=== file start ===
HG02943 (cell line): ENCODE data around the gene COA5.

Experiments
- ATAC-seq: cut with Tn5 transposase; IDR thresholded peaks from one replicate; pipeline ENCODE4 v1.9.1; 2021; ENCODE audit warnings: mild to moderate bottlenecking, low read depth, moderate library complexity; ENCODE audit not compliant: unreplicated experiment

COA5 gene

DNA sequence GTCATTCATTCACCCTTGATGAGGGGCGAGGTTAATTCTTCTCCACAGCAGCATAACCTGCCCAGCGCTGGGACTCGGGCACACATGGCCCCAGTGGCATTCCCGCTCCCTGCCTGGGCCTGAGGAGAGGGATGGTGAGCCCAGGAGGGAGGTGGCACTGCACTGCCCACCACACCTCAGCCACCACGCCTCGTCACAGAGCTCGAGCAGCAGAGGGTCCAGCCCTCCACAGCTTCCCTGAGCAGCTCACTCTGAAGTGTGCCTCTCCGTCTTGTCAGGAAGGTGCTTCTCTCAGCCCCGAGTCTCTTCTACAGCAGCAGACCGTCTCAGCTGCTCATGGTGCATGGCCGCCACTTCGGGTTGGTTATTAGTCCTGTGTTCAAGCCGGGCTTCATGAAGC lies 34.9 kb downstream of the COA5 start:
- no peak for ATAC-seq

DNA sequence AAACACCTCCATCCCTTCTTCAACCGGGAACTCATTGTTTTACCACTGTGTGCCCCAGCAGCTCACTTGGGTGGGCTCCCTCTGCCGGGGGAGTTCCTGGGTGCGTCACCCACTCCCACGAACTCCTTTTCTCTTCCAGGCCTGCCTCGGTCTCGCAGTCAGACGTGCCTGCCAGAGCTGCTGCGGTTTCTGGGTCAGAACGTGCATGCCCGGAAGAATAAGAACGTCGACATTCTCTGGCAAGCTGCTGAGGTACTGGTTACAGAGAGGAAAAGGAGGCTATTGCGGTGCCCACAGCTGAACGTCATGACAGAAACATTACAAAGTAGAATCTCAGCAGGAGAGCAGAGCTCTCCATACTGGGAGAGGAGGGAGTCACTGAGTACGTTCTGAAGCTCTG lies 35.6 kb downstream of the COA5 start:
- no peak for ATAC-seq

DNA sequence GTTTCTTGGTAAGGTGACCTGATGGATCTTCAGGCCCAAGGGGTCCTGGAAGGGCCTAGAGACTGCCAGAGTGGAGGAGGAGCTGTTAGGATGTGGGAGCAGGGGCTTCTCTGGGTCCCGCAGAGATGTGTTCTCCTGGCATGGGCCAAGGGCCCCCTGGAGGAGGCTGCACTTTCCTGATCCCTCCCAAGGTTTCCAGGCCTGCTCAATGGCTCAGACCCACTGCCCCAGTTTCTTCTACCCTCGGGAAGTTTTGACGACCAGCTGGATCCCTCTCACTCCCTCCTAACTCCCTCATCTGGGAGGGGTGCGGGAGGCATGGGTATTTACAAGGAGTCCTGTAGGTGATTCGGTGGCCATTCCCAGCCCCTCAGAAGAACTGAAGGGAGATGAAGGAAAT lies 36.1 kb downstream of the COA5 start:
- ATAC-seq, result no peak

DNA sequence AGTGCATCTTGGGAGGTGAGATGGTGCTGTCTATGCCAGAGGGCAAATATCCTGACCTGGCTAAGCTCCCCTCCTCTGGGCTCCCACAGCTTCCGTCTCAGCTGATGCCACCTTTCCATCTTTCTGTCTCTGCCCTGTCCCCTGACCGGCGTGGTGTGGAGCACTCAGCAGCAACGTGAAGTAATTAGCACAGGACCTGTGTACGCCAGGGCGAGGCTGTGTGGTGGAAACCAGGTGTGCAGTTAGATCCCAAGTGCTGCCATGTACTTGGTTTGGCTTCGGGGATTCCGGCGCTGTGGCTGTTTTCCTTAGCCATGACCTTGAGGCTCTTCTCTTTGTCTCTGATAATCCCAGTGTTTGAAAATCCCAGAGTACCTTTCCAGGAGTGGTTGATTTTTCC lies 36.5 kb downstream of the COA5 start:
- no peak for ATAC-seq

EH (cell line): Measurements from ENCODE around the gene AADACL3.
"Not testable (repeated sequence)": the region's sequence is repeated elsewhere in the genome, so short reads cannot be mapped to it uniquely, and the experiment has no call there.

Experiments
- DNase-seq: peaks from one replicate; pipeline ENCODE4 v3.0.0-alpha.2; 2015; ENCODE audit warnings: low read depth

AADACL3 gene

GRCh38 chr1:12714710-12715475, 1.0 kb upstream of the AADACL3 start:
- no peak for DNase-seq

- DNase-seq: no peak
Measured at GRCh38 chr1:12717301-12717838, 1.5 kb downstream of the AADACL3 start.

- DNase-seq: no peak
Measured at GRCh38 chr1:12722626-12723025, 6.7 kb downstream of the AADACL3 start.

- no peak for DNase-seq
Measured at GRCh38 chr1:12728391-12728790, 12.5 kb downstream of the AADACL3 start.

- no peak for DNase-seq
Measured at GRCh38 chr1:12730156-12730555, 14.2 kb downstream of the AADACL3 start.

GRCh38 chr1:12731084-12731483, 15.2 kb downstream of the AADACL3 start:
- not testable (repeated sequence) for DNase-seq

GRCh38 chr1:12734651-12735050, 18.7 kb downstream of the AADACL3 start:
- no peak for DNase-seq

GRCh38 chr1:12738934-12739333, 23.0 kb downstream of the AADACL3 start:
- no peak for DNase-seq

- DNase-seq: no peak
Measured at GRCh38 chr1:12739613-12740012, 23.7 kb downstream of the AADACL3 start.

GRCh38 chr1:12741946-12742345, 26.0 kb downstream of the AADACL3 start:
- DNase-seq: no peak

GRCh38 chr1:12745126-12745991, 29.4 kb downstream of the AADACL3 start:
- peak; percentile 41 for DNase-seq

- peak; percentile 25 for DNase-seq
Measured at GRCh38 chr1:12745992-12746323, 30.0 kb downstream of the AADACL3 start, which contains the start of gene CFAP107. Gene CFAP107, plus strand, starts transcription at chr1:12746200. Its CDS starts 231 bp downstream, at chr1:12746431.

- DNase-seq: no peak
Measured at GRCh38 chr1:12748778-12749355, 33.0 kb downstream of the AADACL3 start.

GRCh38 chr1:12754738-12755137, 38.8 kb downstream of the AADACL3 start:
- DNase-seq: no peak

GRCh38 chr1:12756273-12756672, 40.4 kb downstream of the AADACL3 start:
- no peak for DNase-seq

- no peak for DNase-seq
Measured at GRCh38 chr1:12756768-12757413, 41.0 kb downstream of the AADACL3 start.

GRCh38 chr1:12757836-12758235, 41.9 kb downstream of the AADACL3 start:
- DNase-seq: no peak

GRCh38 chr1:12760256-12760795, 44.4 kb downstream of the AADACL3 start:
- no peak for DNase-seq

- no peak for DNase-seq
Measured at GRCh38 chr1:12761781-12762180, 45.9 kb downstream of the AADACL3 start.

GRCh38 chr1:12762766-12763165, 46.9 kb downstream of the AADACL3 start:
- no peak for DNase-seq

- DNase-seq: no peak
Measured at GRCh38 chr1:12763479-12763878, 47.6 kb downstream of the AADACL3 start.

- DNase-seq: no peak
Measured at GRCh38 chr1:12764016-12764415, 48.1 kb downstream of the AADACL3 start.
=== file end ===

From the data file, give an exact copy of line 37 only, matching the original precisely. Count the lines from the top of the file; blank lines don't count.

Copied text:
- DNase-seq: no peak